WASHINGTON (AP) — The Supreme Court ruled unanimously Tuesday for a deaf student who sued his public school system for providing an inadequate education. The case is significant for other disabled students who allege they were failed by school officials.
The case the justices ruled in involves Miguel Luna Perez, who attended public school in Sturgis, Michigan. Perez’s lawyers told the court that for 12 years the school system neglected the boy and lied to his parents about the progress he was making, permanently stunting his ability to communicate.
The justices ruled that after Perez and his family settled a complaint against the school system — with officials agreeing to pay for additional schooling and sign language instruction — they could pursue money damages under a different federal law. Justice Neil Gorsuch wrote in a eight-page opinion for the court that the case “holds consequences not just for Mr. Perez but for a great many children with disabilities and their parents.”
It remains difficult for Perez, who emigrated to the United States from Mexico at age 9, to make himself understood. Perez’s lawyers say the school system failed him by providing an aide who was not trained to work with deaf students, did not know sign language and in later years left him alone for hours at a time. After over a decade, Perez did not know any formal sign language and communicated through invented signs that anyone unfamiliar with his unique signing did not understand, his lawyers have said.
Meanwhile, the school awarded him inflated grades and his parents believed he was on track to earn his high school diploma. Just before graduation, however, his family was told he qualified only for a “certificate of completion.”
His family responded by pursuing claims under two laws: the broad Americans with Disabilities Act, which prohibits discrimination against disabled people, and the Individuals with Disabilities Education Act. The latter guarantees children with disabilities a free public education that is tailored to their specific needs.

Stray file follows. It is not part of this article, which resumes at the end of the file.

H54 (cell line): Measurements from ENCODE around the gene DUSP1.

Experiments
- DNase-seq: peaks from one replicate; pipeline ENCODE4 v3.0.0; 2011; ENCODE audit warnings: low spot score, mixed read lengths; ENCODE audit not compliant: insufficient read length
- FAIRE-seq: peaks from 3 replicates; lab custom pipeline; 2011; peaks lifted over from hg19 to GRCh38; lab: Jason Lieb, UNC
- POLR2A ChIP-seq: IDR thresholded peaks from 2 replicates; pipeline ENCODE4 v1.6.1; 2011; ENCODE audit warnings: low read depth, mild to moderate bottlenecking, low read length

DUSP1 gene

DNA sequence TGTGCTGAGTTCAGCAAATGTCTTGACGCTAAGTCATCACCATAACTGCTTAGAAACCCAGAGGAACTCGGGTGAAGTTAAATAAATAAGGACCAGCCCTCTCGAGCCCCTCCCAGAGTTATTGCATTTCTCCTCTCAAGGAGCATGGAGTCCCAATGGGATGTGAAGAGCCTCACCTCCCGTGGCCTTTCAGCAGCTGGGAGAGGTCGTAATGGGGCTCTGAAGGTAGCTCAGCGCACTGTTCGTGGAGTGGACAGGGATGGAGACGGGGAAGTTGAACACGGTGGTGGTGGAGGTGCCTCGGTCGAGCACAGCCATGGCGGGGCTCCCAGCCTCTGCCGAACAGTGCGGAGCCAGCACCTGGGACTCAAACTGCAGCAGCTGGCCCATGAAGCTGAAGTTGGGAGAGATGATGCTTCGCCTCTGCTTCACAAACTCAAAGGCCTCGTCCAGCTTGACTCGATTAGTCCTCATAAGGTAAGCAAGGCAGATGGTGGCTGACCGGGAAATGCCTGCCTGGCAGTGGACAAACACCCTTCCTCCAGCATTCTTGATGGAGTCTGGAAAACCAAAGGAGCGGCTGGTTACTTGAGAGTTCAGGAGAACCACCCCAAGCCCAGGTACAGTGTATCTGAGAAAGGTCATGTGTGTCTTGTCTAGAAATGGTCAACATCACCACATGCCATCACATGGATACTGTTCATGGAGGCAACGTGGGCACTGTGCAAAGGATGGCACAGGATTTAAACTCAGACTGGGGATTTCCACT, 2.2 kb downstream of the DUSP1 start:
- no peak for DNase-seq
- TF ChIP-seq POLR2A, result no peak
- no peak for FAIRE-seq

Perez’s family and the school district ultimately settled the IDEA claims. The district agreed to pay for extra schooling and sign language instruction for Perez and his family, among other things, and he graduated from the Michigan School for the deaf in 2020. After the settlement, the family went to federal court and, under the ADA, sought monetary damages, which are not available under the IDEA.
Lower courts said Perez was barred from pursuing his ADA claims because of language in the IDEA, but the Supreme Court disagreed. Gorsuch wrote: “We clarify that nothing” in the IDEA “bars his way.”
Perez’s lawyer Roman Martinez said in an emailed statement: “We are thrilled with today’s decision. The Court’s ruling vindicates the rights of students with disabilities to obtain full relief when they suffer discrimination. Miguel and his family look forward to pursuing their legal claims under the Americans with Disabilities Act.”
The superintendent of Sturgis Public Schools, Arthur Ebert, who joined the district after the settlement, said in an email that he was “not in a position to comment on the details or the outcome of the case.” But he said that he believes “that every experience provides us with an opportunity to learn and grow.”
“Through this too,” he said, “we will gain knowledge, insight, and understanding that will help us maximize every student’s true potential.”
The Biden administration had also urged the court to side with Perez. The case is Perez v. Sturgis Public Schools, 21-887.
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